Plants of
South Australia
Cassytha melantha
Lauraceae
Coarse Dodder-laurel
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Adelaide
Arkaroola
Ceduna
Coober Pedy
Hawker
Innamincka
Marla
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Oodnadatta
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Keith
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Botanical art

Kath Alcock paintings: 5.

Etymology

Cassytha from the Greek 'kasytas' or 'kadytas', a name for a parasite to which this genus bears a strong resemblance and thought to have been dodder (genus Cuscuta). Melantha from the Greek 'melas' meaning black and 'anthos' meaning flower, referring to the dark-red to black appearance of its inflorescence and petals covered with short, appressed black hairs.

Distribution and status

Found in southern South Australia growing in woodlands and mallee scrubs. Often extensively and densely draping over and sometimes smothering shrubs and trees. Also found in Western Australia, New South Wales, Victoria and Tasmania. Native. Common in South Australia. Common in the other States.
Herbarium regions: Nullarbor, Gairdner-Torrens, Flinders Ranges, Eyre Peninsula, Northern Lofty, Murray, Yorke Peninsula, Southern Lofty, Kangaroo Island, South Eastern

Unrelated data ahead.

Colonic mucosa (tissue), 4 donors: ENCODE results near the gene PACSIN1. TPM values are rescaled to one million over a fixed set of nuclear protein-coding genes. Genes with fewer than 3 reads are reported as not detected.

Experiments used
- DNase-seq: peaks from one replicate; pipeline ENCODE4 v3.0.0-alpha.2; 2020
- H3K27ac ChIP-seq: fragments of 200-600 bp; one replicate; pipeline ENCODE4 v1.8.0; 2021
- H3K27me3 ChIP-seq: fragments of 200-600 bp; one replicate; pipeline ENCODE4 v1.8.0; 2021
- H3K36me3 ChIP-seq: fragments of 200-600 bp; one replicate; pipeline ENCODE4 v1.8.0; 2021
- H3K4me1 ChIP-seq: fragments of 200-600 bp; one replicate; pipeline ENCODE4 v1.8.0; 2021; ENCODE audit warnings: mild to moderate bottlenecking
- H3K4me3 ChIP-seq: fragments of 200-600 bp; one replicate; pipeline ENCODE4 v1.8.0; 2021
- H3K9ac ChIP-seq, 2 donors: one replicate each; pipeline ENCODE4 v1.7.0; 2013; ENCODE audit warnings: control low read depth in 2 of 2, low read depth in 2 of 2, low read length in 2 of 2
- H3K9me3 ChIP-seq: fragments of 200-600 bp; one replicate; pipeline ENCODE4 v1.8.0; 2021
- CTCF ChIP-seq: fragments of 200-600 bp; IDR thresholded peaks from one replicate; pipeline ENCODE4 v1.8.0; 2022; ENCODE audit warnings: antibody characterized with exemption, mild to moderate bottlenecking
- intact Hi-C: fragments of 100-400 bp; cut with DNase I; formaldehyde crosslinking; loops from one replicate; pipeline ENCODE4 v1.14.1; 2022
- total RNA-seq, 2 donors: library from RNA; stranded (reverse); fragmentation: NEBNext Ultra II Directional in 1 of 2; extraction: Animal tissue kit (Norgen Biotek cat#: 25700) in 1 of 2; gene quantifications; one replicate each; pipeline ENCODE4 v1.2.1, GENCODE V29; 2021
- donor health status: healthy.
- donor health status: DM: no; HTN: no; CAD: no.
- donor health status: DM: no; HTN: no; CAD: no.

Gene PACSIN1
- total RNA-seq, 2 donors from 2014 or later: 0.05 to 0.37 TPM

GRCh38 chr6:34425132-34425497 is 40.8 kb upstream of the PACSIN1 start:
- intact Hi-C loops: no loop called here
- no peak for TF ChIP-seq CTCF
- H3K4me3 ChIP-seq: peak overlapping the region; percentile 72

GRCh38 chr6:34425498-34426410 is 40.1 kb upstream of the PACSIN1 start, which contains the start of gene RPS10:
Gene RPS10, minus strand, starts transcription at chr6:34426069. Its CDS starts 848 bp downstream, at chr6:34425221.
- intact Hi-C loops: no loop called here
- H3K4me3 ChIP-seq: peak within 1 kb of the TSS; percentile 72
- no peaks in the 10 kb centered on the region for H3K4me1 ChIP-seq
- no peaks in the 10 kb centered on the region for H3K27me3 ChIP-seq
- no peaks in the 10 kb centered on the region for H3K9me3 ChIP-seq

NRM regions: Adelaide and Mount Lofty Ranges, Alinytjara Wilurara, Eyre Peninsula, Kangaroo Island, Northern and Yorke, South Australian Arid Lands, South Australian Murray-Darling Basin, South East
AVH map: SA distribution map (external link)

Plant description

Robust perennial twiner with stems terete, to 4 mm thick, striate; glabrescent, green to reddish-green, younger parts pubescent. Leaves triangular-ovate to 1 mm long and 0.8 mm wide; red-pubescent, drying black. Inflorescence a single cluster with 2–13 white ovoid flowers; sepals triangular covered with short white, red and black hairs; petals ovate covered with short, appressed black hairs. Flowering between June and October. Fruits are globular fleshy fruit to 15 mm diameter; glabrescent, light-green to cream-white, drying black. Seeds are black globular woody seed. Seed embryo type is linear under-developed.

Seed collection and propagation

Collect seeds between August and December. Collecting mature fruits, those that are soft, green, light-green to cream-white or black and have a hard woody seed inside. Place the fruits in a bucket of water and rub with your hands to remove the soft flesh. Remove any seeds that are floating. These will be empty seeds. Drain the water and keep only the hard seeds at the bottom. Place the seeds on paper towel and leave to dry. Store the seeds with a desiccant such as dried silica beads or dry rice, in an air tight container in a cool and dry place.